The R v Dudley and Stephens case is arguably one of the most famous in modern times, establishing an important precedent for future cases, that necessity is no defense against a charge of murder. In 1884 captain Tom Dudley was in charge of a ship, a yacht called Mignonette, which he was sailing to Australia. With him were three others, Edwin Stephens, Edmund Brooks, and 17-year-old Richard Parker, who served as the cabin boy. The journey from Southampton to Sydney was a long and dangerous one, and the worst fears of the crew were realized when the Mignonette was shipwrecked in a gale, somewhere the near the Cape of Good Hope. Drifting on the high seas in a lifeboat, without a scratch of land in sight, the crew were soon reduced to drinking their own urine. With no freshwater, Richard Parker began drinking sea-water and was soon sick. Ravaged by hunger and the lack of water, captain Dudley decided to draw lots, in accordance with a Custom of the Sea, which calls for one man to sacrifice his life, so others can feed on his body and survive. The captain then murdered a comatose Parker and they all fell on him. The survivors were rescued after about 25 days on the high seas and brought back to Cornwall.

The case gained notoriety when the Home Secretary William Harcourt decided to prosecute the men for murder, though they had much public support, even from the family of the murdered man. After many tribulations, the court delivered a verdict of guilty and passed the statutory death sentence, which was reduced to 6 months in prison by Harcourt. The case raised many ethical, moral and legal questions and the comments of the judges mentioned how there was no ethical ground for murder, even if it was necessary for the survival of a larger body of people.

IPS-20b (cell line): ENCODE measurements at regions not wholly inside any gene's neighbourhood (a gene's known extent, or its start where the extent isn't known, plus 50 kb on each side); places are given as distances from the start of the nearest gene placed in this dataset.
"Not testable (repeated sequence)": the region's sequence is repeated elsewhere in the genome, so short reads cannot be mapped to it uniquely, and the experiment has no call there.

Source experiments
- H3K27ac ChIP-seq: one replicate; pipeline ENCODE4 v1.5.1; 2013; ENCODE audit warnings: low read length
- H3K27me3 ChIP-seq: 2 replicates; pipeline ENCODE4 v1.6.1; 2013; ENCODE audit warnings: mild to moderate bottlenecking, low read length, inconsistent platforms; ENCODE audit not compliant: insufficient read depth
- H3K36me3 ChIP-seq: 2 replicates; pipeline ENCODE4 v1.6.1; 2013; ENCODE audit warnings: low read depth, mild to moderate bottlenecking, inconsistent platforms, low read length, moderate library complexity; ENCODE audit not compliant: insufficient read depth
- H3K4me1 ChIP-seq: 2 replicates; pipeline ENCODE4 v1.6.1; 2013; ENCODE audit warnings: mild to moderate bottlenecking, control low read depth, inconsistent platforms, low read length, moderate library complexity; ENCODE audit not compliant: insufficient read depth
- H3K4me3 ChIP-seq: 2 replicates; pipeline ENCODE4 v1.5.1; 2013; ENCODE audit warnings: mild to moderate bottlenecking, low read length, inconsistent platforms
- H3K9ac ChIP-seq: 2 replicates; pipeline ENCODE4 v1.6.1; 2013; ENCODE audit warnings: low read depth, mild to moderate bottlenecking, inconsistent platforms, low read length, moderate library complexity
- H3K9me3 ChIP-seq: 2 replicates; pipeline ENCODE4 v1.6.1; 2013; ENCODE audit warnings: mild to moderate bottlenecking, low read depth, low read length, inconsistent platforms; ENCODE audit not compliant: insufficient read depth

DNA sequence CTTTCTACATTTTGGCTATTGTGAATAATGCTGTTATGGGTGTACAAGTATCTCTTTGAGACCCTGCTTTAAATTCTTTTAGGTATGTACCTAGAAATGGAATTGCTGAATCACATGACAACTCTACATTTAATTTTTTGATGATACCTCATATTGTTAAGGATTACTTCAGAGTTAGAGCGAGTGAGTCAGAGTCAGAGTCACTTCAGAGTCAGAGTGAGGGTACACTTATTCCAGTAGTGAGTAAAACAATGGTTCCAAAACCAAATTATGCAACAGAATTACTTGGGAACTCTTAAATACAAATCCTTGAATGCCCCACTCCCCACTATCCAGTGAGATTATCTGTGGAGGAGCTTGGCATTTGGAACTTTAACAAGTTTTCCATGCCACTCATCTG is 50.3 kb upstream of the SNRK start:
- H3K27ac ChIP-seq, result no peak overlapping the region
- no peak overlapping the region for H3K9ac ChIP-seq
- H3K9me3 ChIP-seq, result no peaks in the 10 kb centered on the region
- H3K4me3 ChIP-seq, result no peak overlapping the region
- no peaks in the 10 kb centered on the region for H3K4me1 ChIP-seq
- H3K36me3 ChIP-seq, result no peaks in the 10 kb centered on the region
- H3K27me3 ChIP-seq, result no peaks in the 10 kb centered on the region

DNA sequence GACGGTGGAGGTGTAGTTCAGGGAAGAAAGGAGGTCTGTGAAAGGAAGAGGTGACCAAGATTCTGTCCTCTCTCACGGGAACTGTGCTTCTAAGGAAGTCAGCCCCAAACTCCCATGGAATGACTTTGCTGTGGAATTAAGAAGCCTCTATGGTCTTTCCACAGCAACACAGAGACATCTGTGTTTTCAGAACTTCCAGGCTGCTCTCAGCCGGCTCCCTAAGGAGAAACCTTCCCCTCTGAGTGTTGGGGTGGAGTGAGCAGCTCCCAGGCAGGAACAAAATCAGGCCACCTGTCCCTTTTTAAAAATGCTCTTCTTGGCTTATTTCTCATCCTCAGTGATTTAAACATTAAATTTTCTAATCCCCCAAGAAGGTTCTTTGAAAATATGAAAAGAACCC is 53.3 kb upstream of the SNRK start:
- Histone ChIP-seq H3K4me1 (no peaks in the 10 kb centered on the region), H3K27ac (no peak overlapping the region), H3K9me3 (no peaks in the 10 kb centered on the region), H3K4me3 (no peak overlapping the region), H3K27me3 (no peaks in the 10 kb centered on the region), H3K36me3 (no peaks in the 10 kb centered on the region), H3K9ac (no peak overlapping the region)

Other Examples of Ethical Dilemmas

  • Nursing: Nurses are supposed to serve the patient and abide by the ethical codes of health care. A dilemma may occur when the patient refuses to accept any care or treatment. In this case, if the nurse doesn't coerce the patient to receive treatment, she is in violation of one of the ethics of her profession; to serve the sick and needy. On the other hand, the coercion will violate the autonomy of the patient, another ethical obligation of the nursing profession. In such situations, the nurse has to resort to one which is a difficult decision, as both her moral and ethical principles are at stake.
  • Medicine and psychology: Doctors and psychologists confront various ethical problems as part of their profession. Professional ethics demand that they maintain patient confidentiality. If the patient has a severe mental problem, say paranoia, where he is most likely to get violent and hurt others, in such a situation, it is the duty of the physician to inform authorities of the probable danger, but to do this they will most likely, have to violate the norms of anonymity. Here there is a clash of moral principles which is difficult to resolve.
  • Business: Business has its own ethical dilemmas. Adopting new efficient technologies for production often means reducing the labor force of the organization, an issue which has serious moral and ethical ramifications. Similarly in cases of industrial espionage, the information thus obtained may be for the greater good, but has been obtained by illicit means. A company is founded and run with the sole purpose of generating profits, yet, what if these profits are coming at the cost of employee health or environmental damage?
These were some ethical dilemmas that force us to consider the moral consequences of our actions, even when the outcome may not be a matter of life and death. The moral obligations we have toward our fellow humans, act as guides to the often murky doings of life, but there are occasions - thankfully seldom - when life strikes back and conspires to create situations, where the fine line between right and wrong is irrevocably blurred and one must make a choice, or be lost forever after.